What Caused Illegal Immigration of Women and Children to Fall By 93% This Year?

**ADVANCE FOR MONDAY, NOV. 25** Luis Alberto Damian, 12, center right, rests his hands on his head, while waiting for news from his family at a shelter in Nogales, Mexico, Oct. 4, 2002. Shelter manager Fernando Guerrero is at right. Damian was arrested crossing illegally into the United States, and deported to Nogales. He is among nearly 35,000 children who have been arrested this year for illegally crossing the U.S.-Mexico border. (AP Photo/Gregory Bull)

Even without a border wall or extra Border Patrol agents, illegal immigration has plummeted since Donald Trump’s inauguration. The change is not a little, it is a lot (see here | here for comparisons of now and under Obama).


As most of the focus has been on Trump’s rhetoric and Jeff Sessions and John Kelly energizing Justice and Homeland Security to do their freakin jobs, the Trump administration has scored a signal success with huge long term implications.

For many years illegal immigration was a non-problem. That is because the majority of illegal immigration was represented by a flow of single men out of Mexico during agricultural seasons and they mainly returned to Mexico when the work was over. They were migrant laborers whose objective was to improve their life in Mexico by seasonal work in the US. At some point the pattern changed and families started crossing the border with the intent to stay in the United States.

Over the past few years, we have seen the chaos of the Obama-induced open border that attracted unaccompanied minors. That is changing.

The victory was announced last week by the Department of Homeland Security (DHS), which released figures showing a 93 percent drop since December of parents and children caught trying to cross the Mexico border illegally.

In December, 16,000 parents and children were apprehended; in March, a month in which immigration typically increases because of temperate weather, the number was just over 1,100.

It was a remarkable decline – steeper than the 72 percent drop in overall apprehensions – but for eight DHS officials interviewed by Reuters it was not surprising.


93% drop.

Trump has spoken about the need to crack down broadly on all illegal immigrants. But, internally, according to the DHS officials familiar with the department’s strategy, his administration has focused on one immigrant group more than others: women with children, the fastest growing demographic of illegal immigrants. This planning has not been previously reported.

In the months since Trump’s inauguration, DHS has rolled out a range of policies aimed at discouraging women from attempting to cross the border, including tougher initial hurdles for asylum claims and the threat of prosecuting parents if they hire smugglers to get their families across the border.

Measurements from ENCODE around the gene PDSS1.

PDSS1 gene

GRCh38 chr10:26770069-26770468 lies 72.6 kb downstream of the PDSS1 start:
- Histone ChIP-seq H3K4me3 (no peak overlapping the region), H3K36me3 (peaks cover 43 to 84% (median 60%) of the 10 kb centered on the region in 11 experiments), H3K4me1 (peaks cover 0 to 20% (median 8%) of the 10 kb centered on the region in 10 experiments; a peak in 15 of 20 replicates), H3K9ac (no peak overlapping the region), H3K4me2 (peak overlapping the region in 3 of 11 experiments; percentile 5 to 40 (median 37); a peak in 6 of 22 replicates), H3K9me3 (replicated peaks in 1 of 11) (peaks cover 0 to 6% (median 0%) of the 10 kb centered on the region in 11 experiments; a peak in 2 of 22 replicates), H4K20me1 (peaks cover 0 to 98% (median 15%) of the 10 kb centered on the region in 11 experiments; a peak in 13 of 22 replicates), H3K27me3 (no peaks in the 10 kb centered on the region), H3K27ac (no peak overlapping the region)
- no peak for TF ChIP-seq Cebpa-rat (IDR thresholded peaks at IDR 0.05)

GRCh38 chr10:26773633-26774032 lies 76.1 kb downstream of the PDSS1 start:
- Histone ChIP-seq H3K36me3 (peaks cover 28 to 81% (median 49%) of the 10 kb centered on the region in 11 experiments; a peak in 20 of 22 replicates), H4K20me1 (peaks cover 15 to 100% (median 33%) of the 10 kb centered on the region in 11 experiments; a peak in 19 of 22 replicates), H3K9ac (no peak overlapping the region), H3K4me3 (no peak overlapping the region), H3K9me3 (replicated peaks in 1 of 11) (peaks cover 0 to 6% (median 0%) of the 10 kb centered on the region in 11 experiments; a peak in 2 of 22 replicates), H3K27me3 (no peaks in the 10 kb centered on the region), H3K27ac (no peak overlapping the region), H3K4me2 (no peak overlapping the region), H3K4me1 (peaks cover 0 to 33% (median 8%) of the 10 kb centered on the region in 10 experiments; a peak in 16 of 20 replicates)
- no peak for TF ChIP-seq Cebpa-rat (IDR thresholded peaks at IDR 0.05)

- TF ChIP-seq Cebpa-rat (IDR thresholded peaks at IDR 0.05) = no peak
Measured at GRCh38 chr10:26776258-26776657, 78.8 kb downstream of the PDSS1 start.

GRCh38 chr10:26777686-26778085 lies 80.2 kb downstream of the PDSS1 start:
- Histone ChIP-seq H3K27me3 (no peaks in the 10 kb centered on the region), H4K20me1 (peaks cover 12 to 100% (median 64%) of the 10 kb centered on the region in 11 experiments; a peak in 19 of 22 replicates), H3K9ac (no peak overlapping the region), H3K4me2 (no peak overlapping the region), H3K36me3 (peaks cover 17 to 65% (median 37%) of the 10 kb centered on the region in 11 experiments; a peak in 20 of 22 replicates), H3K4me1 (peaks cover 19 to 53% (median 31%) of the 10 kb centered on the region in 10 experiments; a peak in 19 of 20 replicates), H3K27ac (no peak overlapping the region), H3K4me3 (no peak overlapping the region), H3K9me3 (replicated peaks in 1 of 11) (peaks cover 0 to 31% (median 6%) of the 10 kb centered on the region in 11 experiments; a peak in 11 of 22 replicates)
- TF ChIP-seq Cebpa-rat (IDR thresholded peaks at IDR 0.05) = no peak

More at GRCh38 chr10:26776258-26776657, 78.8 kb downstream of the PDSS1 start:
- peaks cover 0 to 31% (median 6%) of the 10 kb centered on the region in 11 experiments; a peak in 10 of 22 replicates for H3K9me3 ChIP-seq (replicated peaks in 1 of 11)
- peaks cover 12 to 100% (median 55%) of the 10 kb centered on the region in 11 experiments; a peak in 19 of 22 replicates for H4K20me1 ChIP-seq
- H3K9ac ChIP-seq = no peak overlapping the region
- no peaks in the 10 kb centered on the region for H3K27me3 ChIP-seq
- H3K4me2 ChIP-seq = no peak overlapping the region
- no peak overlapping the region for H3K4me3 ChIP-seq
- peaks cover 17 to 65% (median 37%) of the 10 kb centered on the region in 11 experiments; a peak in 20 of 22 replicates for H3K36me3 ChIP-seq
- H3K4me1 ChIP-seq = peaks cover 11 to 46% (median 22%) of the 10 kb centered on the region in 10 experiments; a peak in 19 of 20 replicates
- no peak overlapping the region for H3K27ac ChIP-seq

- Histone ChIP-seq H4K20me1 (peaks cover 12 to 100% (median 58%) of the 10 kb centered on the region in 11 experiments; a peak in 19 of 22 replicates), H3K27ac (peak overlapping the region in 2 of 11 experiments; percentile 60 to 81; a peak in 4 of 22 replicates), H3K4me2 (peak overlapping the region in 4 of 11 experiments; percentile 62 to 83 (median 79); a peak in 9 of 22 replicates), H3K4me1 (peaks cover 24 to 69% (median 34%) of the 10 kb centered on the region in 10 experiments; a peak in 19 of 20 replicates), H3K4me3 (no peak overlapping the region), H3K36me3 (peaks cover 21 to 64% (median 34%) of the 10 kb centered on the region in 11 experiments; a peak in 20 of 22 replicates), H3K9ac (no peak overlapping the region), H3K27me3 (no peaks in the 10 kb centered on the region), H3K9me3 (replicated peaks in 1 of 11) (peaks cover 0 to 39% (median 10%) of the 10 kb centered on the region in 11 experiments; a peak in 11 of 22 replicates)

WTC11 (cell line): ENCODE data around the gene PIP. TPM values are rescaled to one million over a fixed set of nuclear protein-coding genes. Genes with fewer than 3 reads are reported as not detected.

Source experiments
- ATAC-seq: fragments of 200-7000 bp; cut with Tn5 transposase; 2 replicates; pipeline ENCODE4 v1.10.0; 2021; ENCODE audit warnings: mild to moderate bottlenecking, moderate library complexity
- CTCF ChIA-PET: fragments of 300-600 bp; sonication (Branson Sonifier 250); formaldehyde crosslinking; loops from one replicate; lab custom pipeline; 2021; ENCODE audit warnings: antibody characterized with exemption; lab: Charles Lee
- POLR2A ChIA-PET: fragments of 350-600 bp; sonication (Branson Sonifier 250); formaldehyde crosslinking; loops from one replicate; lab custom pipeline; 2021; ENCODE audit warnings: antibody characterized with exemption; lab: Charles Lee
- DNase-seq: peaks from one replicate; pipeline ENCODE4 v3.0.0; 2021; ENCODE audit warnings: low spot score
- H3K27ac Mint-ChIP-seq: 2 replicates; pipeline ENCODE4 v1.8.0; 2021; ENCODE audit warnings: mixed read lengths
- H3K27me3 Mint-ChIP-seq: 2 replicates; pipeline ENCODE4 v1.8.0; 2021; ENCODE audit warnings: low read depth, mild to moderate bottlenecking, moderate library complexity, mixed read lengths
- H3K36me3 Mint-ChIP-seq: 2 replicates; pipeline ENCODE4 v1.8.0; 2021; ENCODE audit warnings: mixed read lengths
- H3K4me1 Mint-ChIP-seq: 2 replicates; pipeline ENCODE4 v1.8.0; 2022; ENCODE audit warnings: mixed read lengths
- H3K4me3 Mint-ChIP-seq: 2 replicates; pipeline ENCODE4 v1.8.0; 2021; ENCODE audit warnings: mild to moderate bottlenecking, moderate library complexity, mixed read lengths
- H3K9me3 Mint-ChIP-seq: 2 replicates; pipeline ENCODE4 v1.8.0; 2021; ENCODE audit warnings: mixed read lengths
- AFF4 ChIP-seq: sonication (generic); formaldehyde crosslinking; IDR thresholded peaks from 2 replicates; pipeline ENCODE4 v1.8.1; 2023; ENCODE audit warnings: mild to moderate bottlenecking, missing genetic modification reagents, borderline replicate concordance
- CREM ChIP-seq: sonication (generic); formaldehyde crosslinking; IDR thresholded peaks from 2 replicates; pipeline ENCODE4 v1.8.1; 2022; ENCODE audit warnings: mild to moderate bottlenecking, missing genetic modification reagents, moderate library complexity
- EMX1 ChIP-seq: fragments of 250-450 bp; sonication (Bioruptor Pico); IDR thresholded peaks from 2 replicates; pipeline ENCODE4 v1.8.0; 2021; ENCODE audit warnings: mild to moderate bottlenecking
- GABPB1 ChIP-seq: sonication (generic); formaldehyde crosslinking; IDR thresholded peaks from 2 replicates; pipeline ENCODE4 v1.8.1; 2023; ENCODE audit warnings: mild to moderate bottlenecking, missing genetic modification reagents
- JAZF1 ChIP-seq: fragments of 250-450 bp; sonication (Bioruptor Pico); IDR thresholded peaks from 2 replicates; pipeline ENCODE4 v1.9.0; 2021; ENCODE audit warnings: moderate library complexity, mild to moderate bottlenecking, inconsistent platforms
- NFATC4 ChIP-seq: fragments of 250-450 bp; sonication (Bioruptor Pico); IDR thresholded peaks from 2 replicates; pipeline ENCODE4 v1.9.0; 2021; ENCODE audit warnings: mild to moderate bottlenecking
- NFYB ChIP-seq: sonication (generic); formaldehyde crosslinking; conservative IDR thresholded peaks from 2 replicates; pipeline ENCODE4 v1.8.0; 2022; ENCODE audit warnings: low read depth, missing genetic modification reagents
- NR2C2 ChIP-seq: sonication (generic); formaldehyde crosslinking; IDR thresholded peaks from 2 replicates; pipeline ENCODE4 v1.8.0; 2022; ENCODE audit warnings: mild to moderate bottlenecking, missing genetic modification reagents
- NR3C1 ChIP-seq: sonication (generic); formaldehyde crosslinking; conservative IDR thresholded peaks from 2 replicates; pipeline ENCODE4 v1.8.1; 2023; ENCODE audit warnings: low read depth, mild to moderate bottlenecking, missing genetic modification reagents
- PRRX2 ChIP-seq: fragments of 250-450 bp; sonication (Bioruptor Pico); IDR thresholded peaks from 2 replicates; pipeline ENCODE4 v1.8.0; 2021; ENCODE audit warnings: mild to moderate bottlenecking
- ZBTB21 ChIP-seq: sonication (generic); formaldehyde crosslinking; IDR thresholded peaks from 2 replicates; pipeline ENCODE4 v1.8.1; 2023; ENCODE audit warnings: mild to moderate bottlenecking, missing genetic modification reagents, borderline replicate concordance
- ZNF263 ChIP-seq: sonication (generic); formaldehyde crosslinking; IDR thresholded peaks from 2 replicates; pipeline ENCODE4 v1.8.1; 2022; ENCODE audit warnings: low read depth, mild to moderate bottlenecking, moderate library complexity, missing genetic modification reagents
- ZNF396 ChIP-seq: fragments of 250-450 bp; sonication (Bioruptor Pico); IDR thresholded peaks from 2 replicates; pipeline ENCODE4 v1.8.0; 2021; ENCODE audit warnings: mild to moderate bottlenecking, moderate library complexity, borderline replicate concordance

The department has also floated proposals such as separating women and children at the border.

DHS Secretary John Kelly told a Senate hearing on April 5 that the sharp drop in illegal immigration, especially among women and children, was due to Trump’s tough policies.

To date, it has been the threat of new policies rather than their implementation that has suppressed family migration.

Most interestingly is the role public education campaigns have played.

For months, Central Americans had heard about Trump’s get-tough policies. And public service announcements on radio and television presented bleak pictures of what awaited those who traveled north. Some of the ads were funded by the United States, others by United Nations agencies and regional governments.


The article also points out that the policies were the result of brainstorming by Congressional staffers and legal immigration advocates. After Trump was inaugurated, some key policy positions in DHS were filled by people who had been part of the brainstorming group. Once Trump was inaugurated and after John Kelly was on board they began to implement the policies they believed would work:

On Jan. 25, five days after taking office, Trump issued an executive order ending “catch and release.” (A U.S. Immigration and Customs Enforcement official said the agency still releases most women and children in compliance with the federal court order.)

A week later, in a town hall with U.S. Customs and Immigration Services officers, Chief Asylum Officer John Lafferty outlined the possibility of separating women and children in a semi-public setting for the first time, according to notes of the meeting seen by Reuters.

For more than a month after that meeting, the proposal did not leak, but after Reuters broke news of it in early March, Kelly confirmed that it was under consideration. Democratic members of Congress blasted the proposal, and within days it had made headlines across Mexico and Central America.

That month, the number of children traveling with guardians apprehended at the border fell to one-third of what it had been in February.


As I pointed out earlier today, simply enforcing existing laws is enough to make the illegal immigration problem a non-issue. Without a magnet of free education and welfare benefits and the near guarantee that you will be left alone, most would-be illegals are opting to stay home.

Ironically, if George Bush had had the moral courage to pursue this kind of a strategy he would have been able to sell immigration reform. Equally ironic, Donald Trump, the guy who ran on building The Wall, is going to be the best positioned to actually change our immigration system for the better and he did it by just following the law.


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